By early 2011, the UPDF said it was starting to scale down its military operations in Karamoja. It claimed to have largely cleared the region of illegal weapons. However, in 2011, fresh allegations of torture carried out by the army in Karamoja were recorded by journalists working on a Pulitzer Center-funded project
Culture and Living Conditions
Like other pastoral people, the Karimojong have immeasurable pride in their traditional way of life, and many have remained resistant to change no matter the force trying to change them.
Countries and boundaries have meant little in Karamoja until recent times.
The conflicts over cattle could be partly due to a traditional belief that the Karamojong own all the cattle by a divine right, but also because cattle are also an important element in the negotiations for a bride and young men use the raids as a rite of passage and way of increasing their herds to gain status.
The 1980 famine in Karamoja was, in terms of mortality rates, one of the worst in history. 21% of the population died, including 60% of the infants.
Human welfare, living conditions and quality of life of the people in Karamoja have declined considerably due to various factors such as environmental issues, insecurity, marginalization, illiteracy, poor health and poor infrastructure.
Much of Karamoja remained heavily dependent on the largesse of the United Nations World Food Programme, as the region entered the second decade of the twenty first century.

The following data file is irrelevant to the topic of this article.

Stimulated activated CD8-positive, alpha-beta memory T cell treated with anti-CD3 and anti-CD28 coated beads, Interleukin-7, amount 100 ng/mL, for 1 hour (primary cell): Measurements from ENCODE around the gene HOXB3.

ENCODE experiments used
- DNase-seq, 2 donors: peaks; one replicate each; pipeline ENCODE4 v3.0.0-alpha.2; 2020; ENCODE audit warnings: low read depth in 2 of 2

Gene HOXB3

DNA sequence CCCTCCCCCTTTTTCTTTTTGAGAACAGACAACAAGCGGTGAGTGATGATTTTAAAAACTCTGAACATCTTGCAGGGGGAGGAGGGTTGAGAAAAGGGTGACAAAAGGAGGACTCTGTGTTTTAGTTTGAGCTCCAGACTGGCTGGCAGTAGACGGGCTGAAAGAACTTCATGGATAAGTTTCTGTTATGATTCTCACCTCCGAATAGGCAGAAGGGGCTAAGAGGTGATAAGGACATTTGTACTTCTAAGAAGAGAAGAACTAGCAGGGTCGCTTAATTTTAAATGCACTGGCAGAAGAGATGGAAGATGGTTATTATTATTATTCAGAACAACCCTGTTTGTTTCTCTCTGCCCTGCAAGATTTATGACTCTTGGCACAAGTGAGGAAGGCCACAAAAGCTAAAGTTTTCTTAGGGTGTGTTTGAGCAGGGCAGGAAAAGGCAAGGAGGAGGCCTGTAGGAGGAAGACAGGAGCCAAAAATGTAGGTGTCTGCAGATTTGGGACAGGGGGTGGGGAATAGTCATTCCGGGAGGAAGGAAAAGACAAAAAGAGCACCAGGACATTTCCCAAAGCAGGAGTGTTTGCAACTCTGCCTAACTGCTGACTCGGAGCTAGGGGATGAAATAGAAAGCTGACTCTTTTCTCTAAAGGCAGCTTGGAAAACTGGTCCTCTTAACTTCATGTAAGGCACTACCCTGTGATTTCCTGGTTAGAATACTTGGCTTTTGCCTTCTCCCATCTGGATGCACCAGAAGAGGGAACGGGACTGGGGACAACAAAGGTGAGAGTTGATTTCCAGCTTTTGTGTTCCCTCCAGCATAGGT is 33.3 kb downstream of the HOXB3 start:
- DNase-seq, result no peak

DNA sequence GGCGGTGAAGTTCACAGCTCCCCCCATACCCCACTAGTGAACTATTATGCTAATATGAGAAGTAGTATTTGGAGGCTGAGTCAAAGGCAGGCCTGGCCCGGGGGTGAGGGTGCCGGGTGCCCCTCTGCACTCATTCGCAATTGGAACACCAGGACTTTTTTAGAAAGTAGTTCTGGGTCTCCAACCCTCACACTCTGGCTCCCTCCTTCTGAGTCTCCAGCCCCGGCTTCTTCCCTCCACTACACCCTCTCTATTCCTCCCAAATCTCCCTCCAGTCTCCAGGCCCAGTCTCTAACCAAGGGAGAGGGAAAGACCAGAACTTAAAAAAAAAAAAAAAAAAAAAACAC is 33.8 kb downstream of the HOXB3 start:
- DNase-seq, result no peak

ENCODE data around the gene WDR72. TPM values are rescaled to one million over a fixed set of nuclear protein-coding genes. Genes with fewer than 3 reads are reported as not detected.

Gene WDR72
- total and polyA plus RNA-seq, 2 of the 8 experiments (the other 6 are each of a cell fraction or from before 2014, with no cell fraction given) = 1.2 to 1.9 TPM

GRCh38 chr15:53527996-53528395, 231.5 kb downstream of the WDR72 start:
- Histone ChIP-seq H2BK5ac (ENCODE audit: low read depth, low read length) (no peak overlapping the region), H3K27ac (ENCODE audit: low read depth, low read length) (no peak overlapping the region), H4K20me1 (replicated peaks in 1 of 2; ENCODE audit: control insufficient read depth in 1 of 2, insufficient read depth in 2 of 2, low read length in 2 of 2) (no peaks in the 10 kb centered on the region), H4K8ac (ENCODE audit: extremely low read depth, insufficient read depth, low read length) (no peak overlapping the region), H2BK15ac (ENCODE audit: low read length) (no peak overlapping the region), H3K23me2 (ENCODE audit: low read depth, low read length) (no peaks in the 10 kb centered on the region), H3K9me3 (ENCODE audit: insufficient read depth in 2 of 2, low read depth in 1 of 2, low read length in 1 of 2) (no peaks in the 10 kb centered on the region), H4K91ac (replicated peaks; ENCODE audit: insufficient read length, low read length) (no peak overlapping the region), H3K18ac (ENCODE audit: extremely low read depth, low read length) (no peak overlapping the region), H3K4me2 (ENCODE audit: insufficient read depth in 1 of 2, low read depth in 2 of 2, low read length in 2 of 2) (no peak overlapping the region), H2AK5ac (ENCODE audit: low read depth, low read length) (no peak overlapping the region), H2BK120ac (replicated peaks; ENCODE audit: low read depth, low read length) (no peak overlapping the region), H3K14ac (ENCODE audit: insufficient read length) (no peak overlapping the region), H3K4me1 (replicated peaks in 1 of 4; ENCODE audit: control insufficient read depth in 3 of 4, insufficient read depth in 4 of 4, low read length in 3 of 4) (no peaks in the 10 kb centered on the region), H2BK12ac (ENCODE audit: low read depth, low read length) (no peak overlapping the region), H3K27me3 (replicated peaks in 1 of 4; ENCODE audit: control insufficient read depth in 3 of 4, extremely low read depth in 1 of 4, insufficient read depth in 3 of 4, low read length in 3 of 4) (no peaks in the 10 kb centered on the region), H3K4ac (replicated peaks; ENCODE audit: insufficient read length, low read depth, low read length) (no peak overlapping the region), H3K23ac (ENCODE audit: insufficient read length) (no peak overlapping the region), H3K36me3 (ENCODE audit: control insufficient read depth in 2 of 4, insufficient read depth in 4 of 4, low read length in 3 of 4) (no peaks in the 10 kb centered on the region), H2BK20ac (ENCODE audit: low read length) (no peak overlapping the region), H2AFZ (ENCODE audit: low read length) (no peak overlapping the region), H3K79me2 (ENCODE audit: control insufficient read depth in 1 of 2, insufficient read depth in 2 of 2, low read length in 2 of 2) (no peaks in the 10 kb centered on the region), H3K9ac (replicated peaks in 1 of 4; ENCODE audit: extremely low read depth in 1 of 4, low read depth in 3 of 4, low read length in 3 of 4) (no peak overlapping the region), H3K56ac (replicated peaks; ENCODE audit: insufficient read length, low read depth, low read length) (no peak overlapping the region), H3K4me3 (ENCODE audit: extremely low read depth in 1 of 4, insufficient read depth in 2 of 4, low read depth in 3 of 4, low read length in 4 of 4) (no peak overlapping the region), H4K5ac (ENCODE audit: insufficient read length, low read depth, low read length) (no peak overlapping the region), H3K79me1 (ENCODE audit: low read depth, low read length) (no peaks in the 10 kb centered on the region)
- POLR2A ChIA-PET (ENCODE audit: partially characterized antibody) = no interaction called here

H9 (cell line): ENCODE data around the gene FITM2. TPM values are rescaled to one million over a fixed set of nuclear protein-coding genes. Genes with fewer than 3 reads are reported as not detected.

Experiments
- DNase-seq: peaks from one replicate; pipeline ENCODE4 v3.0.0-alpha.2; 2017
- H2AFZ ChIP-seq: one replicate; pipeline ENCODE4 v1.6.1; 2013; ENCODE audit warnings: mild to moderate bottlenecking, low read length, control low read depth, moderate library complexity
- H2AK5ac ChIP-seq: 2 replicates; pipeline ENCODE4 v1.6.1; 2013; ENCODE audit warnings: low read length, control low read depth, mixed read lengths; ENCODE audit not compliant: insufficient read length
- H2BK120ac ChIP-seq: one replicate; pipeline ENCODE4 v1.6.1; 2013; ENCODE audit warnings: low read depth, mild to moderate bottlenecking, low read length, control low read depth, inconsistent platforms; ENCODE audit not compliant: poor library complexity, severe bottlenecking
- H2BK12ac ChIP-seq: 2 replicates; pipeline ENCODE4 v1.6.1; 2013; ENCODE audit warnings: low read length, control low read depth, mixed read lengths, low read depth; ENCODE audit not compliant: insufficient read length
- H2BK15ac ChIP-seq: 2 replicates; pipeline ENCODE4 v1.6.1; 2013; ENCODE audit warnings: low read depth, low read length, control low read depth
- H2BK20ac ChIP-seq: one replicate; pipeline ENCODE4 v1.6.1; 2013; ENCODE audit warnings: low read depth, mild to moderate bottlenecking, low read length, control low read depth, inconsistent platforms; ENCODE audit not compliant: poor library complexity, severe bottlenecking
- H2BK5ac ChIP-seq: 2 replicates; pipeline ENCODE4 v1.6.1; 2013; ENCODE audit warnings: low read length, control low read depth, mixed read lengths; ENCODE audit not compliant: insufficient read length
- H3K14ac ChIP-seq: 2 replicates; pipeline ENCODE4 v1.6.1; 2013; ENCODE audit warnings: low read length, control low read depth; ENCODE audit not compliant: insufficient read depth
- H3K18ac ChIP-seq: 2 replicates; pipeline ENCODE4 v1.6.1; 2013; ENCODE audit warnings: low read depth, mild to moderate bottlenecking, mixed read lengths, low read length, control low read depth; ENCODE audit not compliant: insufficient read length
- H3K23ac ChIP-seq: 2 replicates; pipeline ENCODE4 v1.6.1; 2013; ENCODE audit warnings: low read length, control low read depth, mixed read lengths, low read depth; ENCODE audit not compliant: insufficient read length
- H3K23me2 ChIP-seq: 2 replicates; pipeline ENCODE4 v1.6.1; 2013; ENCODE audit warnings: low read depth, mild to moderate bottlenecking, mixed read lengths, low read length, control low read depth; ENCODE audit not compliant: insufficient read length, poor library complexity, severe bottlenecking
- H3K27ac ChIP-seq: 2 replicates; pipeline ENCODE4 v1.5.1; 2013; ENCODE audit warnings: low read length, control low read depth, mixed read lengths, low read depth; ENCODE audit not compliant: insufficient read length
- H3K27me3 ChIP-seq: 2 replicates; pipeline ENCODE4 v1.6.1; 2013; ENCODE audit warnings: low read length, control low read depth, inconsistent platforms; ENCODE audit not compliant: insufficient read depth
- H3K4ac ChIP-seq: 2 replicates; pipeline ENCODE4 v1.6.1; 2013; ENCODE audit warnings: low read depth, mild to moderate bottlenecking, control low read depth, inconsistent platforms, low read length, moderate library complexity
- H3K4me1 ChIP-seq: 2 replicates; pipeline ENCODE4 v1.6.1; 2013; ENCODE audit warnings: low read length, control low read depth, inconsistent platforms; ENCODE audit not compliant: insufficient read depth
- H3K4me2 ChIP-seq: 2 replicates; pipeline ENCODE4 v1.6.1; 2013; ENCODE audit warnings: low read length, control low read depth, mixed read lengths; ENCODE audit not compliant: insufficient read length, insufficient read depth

In 2011, in the wake of the severe 2011 Eastern Africa drought, food shortages were again reported in the region as well as other areas in northern and eastern Uganda. Karamoja and the Bulambuli district, in particular, are among the worst hit areas, with an estimated 1.2 million Ugandans affected. The Ugandan government has also indicated that as of September 2011, acute deficits in foodstuffs are expected in 35 of the country's districts.
Significant numbers of the peoples of Karamoja belong to and attend both the Catholic and Anglican Churches. Baptist and PAG churches are also coming up in the area. There has been a small population of Muslim Karamojong people for several decades, particularly around Moroto. Many, especially those who did not attend school, retain their traditional religious beliefs, and for some Christianity or Islam is something of a veneer over this. Incomers are represented in all the above groups.
According to 2002 national population and housing Census, the population of Karamoja has grown at an annual average rate of 7.2% from 370,423 in 1991 to 966,245 in 2002.